David Yarr

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What is your name and your current occupation?
My name is David Yarr and I am a 3D artist or say a Generalist.


What are some of the crazier jobs you had before getting into animation?
This is a funny question and I like it a lot. Well the craziest job I had was in my early twenties when I was a roof carpenter working up high. Everyday working on that height moving fast on a piece of wood trying to keep the body in balance. The chance of falling down was about 99.9 percent. I myself got close to fall three times but somehow managed to keep it in balance. I guess when you work in hard situations your brain develops some kind of intelligence to avoid accidents. I did that job for two years and still love to try it only once.


What are some of your favorite projects you’re proud to have been a part of?
In animation I would say none so far because I work in commercial animation and most of the time the deadlines are so tight you don’t even know to laugh about it or cry about it. But in oil painting I am proud that I painted a big version of Mona Lisa Cried on 9/11. It’s 36″x48″ oil on canvas. The idea behind it was when a plane hit the two twin towers in NY city, the tear of blood started to run down Mona Lisa’s chick in Louver Paris. I still have this big painting.


How did you become interested in animation?
One day one of my friends gave me a version of 3D studio Max 6. I liked the potential of this amazing 3D program and since than I am working with it.


Where are you from and how did you get into the animation business?
I am from Iran. Came to USA about 10 years ago. I learned animation by myself, thanks to internet. Then I created a website and got a job in a very small gaming company.


What’s a typical day like for you with regards to your job?
A typical day is to look online and see what’s new in art or animation industry. Always saving some ideas, hoping to use them in the future.

What part of your job do you like best? Why?
Gosh this is kind of hard because every aspect of the work is my baby. I can not chose one over another. But honestly I like the compositing part a little more. That’s when you combine all your passes, do your color corrections, add sound or music, then play and see it comes to life right in front of your eyes. It’s a good feeling.

What part of your job do you like least? Why?
Special effects because most of the time things doesn’t go according to plan. Some times you fight against technology. Also slow computers are killing.


What kind of technology do you work with on a daily basis?
For my 3D package I use 3D studio Max. I love her to death and would never change it to any other software. For sculpting I use Mudbox. For compositing I use combustion and aftereffcts. Also most Adobe products. For sound effect and music I use Vegas Pro.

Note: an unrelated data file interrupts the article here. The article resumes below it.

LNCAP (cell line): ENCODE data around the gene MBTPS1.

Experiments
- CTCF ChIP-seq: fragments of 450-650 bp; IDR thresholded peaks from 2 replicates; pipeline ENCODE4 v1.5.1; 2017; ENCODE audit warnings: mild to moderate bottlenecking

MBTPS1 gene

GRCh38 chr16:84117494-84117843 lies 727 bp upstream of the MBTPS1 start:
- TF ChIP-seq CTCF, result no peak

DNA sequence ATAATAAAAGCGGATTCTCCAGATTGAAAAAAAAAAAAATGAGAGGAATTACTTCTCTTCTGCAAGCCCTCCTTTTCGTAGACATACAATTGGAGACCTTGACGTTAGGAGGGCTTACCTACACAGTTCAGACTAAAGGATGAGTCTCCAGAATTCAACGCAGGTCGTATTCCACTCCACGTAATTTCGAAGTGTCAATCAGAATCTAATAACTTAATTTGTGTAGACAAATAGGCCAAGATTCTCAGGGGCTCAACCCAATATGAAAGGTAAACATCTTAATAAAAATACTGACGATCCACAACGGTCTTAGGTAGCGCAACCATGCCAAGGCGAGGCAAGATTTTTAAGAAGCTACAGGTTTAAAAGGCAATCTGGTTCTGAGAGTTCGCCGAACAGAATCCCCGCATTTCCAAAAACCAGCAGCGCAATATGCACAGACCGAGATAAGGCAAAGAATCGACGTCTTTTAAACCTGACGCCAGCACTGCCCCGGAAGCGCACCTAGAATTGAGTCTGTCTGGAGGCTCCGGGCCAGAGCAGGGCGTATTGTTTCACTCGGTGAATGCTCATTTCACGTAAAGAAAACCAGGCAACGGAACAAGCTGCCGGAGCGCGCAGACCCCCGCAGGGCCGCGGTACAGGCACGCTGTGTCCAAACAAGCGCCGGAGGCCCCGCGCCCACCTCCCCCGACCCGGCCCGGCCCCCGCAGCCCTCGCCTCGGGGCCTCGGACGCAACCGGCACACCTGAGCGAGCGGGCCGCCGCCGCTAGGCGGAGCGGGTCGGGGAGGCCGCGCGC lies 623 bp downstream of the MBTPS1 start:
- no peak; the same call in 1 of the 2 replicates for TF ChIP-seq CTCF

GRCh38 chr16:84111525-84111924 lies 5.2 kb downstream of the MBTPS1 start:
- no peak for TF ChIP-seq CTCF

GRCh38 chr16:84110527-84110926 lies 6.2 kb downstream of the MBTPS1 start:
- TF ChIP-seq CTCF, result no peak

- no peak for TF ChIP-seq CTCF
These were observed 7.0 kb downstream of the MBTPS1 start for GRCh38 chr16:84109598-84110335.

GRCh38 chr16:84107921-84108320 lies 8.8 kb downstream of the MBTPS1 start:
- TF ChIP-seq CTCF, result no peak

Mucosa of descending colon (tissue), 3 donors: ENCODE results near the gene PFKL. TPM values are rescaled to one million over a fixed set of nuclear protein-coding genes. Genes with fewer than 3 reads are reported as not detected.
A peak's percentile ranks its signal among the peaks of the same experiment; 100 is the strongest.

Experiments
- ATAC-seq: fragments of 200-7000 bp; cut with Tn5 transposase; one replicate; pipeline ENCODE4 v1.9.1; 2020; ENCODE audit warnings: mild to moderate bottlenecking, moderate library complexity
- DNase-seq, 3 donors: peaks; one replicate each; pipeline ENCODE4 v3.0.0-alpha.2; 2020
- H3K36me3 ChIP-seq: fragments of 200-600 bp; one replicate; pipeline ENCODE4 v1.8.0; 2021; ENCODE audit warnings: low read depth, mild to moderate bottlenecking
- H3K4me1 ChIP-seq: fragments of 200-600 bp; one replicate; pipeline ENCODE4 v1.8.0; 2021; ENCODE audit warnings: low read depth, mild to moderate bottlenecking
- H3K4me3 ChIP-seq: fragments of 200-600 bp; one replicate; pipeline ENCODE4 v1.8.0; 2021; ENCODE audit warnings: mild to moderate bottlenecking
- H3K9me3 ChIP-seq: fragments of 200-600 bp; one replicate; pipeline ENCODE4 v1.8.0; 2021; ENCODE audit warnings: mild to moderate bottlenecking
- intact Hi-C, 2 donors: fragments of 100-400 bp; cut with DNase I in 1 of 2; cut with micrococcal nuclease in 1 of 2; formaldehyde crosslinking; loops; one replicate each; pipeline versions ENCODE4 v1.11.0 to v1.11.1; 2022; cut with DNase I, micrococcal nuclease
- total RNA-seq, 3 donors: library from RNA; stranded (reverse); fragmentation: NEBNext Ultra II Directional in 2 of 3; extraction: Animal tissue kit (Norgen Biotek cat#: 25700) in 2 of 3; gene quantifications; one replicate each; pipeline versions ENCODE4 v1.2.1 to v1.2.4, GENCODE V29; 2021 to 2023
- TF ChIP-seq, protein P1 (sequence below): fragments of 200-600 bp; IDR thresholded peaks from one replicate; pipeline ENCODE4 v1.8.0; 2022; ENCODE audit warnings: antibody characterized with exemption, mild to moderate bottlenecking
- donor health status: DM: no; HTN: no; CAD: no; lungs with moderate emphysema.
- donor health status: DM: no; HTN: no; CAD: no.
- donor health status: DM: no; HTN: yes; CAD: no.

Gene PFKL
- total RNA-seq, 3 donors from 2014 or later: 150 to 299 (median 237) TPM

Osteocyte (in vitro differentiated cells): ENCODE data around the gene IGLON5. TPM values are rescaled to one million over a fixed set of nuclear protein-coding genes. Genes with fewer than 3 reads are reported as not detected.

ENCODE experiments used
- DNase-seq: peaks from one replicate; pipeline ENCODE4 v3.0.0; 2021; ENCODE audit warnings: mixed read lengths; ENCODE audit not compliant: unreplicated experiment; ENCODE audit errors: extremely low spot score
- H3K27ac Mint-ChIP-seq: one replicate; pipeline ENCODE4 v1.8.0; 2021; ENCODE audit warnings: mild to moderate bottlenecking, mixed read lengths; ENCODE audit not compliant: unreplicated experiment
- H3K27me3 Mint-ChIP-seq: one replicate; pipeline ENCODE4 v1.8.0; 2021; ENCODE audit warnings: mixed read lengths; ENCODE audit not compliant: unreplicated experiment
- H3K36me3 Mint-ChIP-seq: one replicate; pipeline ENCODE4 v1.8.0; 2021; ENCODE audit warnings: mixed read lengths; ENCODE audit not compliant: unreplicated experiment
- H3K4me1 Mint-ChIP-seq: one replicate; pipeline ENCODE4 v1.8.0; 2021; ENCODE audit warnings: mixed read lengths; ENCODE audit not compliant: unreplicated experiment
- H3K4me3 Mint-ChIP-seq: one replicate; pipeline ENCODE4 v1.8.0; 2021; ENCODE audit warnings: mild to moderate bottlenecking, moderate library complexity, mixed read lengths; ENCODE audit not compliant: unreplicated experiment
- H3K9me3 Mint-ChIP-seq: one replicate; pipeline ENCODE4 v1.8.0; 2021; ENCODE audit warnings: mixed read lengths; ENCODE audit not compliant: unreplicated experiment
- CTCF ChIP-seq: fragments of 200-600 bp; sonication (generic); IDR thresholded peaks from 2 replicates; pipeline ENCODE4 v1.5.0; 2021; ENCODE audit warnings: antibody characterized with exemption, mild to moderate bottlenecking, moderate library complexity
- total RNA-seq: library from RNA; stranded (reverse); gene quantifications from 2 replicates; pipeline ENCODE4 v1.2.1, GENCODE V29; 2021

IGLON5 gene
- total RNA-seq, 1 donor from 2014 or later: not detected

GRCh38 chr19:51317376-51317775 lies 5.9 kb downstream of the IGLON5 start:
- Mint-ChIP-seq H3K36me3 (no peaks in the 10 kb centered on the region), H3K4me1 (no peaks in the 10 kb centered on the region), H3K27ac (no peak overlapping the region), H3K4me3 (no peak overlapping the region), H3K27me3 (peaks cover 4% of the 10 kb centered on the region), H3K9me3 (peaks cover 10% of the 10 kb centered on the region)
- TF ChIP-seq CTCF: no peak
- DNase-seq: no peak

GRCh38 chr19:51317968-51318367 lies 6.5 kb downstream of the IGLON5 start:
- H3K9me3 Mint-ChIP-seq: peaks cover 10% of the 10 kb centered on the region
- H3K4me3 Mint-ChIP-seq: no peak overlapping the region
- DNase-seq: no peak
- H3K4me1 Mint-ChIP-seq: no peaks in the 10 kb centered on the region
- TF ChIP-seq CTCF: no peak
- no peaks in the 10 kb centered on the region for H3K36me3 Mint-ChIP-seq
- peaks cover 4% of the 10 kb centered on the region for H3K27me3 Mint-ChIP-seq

What is the most difficult part for you about being in the business?
Jesus I don’t know. I never thought about that. I guess I do what it takes to deliver the job and because I love it, I will find a way to solve problems.


In your travels, have you had any brushes with animation greatness?
No I haven’t.


Describe a tough situation you had in life.
Jesus this is another tough one by itself. Because I don’t look at things as tough or easy. I take whatever I have and start my day with it. If someday there is nothing for me to start, I will start from that nothing and make some thing to happen. In a way nothing is a reason to start something.


Any side projects you’re working on that you’d like to share details of?
Oh yes! That is my American dream because there is not much good news coming out from Iran. I want to make a difference and show people we are not as bad as people think we are. I am trying to make a concept for kids animation and find a producer to make it. Me and one of my Japanese friends are working on it at this moment, but it’s not developed enough to put it out there. We will do that as soon as we have the concept and characters done and ready to pitch the idea to an agent or producer.


Any unusual talents or hobbies like tying a cherry stem with your tongue or metallurgy?
Haha nothing like that but maybe there is one and that is peeling the whole skin of a tomato no matter how soft it is using a knife.


Is there any advice you can give for an aspiring animation student or artist trying to break into the business?
Just keep think and create! Always throw your old stuff out and look for new stuff. Never get in the idea of your stuff is the best thing ever happened to the planet. There is always somebody better then you out there. Don’t waste your time to be proud. Keep think and create things. Time is so short.




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  1. Amazing work. As Michael in the comment above says this is really art that needs to be framed and exhibeted in spacious gallery. Hope to see this work in Germany once.

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